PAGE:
“My publisher told me this would happen. Because the second one is now out, I’m finding that people are buying both of them, which is cool, or they’re reading the second one and going back to the first one and getting it. It’s actually bumping up the sales of the first one. Theoretically, I hope that when the third one comes out, about this time next year, it will be multiplied again.

The third book in the Jenny Willson series — “In Rhino We Trust” — will come out in 2019.“No Place For Wolverines” is available at Lotus Books in Cranbrook and other bookstores in the region, as well as on all digital platforms like Amazon and Kindle.

Get local stories you won't find anywhere else right to your inbox.
Sign up here

Just Posted

A health-care worker prepares a dose of the Pfizer-BioNTech COVID-19 vaccine at a UHN COVID-19 vaccine clinic in Toronto on Thursday, January 7, 2021. THE CANADIAN PRESS/Nathan Denette
253 new COVID-19 cases, 4 more deaths in Interior Health over the weekend

More than 1,000 cases in the region remain active

Latest COVID-19 numbers in Cranbrook and surrounding regions.
Cranbrook sees five COVID-19 cases in first week of January

To date, there have been nearly 230 cases reported in the East Kootenay region

(Courtesy photo)
SD5 joins teachers in calling for end to FSAs

School District 5 has sent a letter to the Ministry of Education to replace FSAs with alternate testing

Cranbrook Search and Rescue safely and effectively rescued an injured snowmobiler on January 16. Pictured are six members took part in a Avalanche Skills Training Level 1 course, which also took place on the 16th. Members are required to have at minimum AST1 for winter responses. (Facebook/Cranbrook SAR file)
Cranbrook SAR rescues injured snowmobiler from Lumberton area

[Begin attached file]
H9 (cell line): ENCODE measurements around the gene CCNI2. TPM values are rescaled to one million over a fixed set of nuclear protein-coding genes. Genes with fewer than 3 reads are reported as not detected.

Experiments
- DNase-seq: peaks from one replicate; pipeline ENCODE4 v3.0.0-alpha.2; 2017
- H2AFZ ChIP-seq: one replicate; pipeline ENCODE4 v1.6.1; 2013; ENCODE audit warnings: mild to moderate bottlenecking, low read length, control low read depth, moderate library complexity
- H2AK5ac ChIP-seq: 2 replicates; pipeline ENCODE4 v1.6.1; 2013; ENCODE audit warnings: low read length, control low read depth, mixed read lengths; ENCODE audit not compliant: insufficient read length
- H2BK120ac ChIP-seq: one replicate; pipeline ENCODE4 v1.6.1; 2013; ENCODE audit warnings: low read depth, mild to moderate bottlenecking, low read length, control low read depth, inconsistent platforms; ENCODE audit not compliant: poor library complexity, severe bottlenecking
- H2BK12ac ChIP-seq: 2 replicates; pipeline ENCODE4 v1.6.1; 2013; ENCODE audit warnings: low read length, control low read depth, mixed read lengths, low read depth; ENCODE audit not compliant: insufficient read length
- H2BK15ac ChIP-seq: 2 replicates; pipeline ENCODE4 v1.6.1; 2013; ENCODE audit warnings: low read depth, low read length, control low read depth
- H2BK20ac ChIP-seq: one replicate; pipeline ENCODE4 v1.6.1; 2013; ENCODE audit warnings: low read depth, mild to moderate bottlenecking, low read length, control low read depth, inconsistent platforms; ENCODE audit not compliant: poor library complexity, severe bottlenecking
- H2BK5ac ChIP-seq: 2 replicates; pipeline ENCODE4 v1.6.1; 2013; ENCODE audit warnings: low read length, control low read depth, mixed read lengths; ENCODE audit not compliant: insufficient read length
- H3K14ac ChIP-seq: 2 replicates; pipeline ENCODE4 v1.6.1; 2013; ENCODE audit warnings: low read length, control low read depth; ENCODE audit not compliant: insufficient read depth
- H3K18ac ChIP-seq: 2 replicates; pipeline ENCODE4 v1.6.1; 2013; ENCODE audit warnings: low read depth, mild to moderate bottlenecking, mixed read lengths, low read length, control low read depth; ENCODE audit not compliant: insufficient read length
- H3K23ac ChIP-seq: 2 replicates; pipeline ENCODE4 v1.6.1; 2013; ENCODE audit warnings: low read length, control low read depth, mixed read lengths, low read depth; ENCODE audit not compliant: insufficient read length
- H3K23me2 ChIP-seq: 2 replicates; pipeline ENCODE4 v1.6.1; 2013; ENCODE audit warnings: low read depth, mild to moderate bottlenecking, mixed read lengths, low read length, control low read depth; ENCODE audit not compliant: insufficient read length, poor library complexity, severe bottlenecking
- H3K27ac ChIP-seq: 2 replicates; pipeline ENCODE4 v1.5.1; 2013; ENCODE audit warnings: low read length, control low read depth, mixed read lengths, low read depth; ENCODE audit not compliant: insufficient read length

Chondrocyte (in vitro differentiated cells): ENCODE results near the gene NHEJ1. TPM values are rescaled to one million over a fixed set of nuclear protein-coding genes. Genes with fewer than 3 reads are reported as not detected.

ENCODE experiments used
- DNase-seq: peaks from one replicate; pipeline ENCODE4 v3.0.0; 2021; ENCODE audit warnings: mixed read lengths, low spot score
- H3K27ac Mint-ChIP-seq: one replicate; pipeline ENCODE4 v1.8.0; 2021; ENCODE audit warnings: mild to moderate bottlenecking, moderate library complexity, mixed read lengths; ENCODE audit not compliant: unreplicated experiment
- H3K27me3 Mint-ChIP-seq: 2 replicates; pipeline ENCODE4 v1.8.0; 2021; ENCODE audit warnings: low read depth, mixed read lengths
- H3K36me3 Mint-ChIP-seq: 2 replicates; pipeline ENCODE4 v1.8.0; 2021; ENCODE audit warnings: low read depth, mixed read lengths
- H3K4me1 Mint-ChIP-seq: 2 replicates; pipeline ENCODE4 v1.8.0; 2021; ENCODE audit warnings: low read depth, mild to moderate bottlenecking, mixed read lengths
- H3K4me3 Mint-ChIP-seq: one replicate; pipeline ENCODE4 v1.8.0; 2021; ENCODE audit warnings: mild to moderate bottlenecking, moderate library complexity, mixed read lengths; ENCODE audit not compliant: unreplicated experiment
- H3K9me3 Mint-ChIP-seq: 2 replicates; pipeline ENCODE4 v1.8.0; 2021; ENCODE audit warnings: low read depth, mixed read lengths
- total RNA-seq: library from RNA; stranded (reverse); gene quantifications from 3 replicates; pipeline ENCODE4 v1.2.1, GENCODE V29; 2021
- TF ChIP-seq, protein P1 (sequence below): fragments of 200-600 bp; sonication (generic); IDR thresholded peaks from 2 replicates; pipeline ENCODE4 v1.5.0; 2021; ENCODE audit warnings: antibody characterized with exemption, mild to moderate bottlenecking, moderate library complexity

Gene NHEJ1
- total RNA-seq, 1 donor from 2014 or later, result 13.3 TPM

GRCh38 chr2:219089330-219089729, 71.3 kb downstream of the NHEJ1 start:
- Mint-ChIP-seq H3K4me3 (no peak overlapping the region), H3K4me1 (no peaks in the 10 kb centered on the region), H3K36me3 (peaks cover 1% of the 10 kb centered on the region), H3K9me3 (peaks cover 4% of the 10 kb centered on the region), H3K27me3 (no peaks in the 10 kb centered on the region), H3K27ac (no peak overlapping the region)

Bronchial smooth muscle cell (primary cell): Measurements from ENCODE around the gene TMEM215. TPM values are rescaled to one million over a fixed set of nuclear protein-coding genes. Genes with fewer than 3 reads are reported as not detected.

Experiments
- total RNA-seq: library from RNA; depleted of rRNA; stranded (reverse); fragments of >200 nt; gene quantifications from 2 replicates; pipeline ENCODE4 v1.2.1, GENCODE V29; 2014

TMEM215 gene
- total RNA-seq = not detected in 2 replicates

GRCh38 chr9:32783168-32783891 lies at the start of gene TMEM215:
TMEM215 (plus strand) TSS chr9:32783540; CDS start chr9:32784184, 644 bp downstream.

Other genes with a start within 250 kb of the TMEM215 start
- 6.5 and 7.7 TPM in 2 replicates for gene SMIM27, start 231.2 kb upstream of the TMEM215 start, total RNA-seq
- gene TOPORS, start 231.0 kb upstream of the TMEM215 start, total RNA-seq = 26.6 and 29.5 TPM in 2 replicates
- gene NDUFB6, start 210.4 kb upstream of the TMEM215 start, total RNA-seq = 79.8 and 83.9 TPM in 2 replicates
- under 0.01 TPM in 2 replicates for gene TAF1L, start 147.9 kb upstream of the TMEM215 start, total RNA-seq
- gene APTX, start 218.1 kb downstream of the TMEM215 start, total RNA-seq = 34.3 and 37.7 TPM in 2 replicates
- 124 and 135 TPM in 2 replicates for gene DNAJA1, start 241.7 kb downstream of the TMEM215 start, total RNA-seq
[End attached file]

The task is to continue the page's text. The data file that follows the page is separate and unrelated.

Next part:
A helicopter crew assisted in safely and quickly located the injured person

City hall. Black Press file photo.
OPINION: Cranbrook needs a homeless shelter

Whether at 209 16th Ave. N or in another location, the city is in desperate need of a year-round shelter

Provincial health officer Dr. Bonnie Henry prepares a daily update on the coronavirus pandemic, April 21, 2020. (B.C. Government)
B.C. adjusts COVID-19 vaccine rollout for delivery slowdown

Daily cases decline over weekend, 31 more deaths

Sunnybank
COVID-19 related deaths at Oliver, West Kelowna and Vernon senior care homes

Sunnybank, Heritage Retirement Residence and Noric House recorded deaths over the weekend

A female prisoner sent Langford police officers a thank-you card after she spent days in their custody. (Twitter/West Shore RCMP)
Woman gives Victoria-area jail 4.5-star review in handwritten card to police after arrest

‘We don’t often get thank you cards from people who stay with us, but this was sure nice to see’: RCMP

An elk got his antlers caught up in a zip line in Youbou over the weekend. (Conservation Officer Service Photo)
Elk rescued from zip line in Youbou on Vancouver Island

Officials urge people to manage items on their property that can hurt animals

A Trail man has a lucky tin for a keepsake after it saved him from a stabbing last week. File photo
Small tin in Kootenay man’s jacket pocket saved him from stabbing: RCMP

The man was uninjured thanks to a tin in his jacket

Tla-o-qui-aht First Nation Chantel Moore, 26, was fatally shot by a police officer during a wellness check in the early morning of June 4, 2020, in Edmundston, N.B. (Facebook)
Frustrated family denied access to B.C. Indigenous woman’s police shooting report

Independent investigation into B.C. woman’s fatal shooting in New Brunswick filed to Crown

Cannabis bought in British Columbia (Ashley Wadhwani/Black Press Media)
Is it time to start thinking about greener ways to package cannabis?

Packaging suppliers are still figuring eco-friendly and affordable packaging options that fit the mandates of Cannabis Regulations

Join Black Press Media and Do Some Good
Join Black Press Media and Do Some Good

Pay it Forward program supports local businesses in their community giving

Delta Police Constable Jason Martens and Dezi, a nine-year-old German Shepherd that recently retired after 10 years with Delta Police. (Photo submitted)
Dezi, a Delta police dog, retires on a high note after decade of service

Nine-year-old German Shepherd now fights over toys instead of chasing down bad guys

Most Read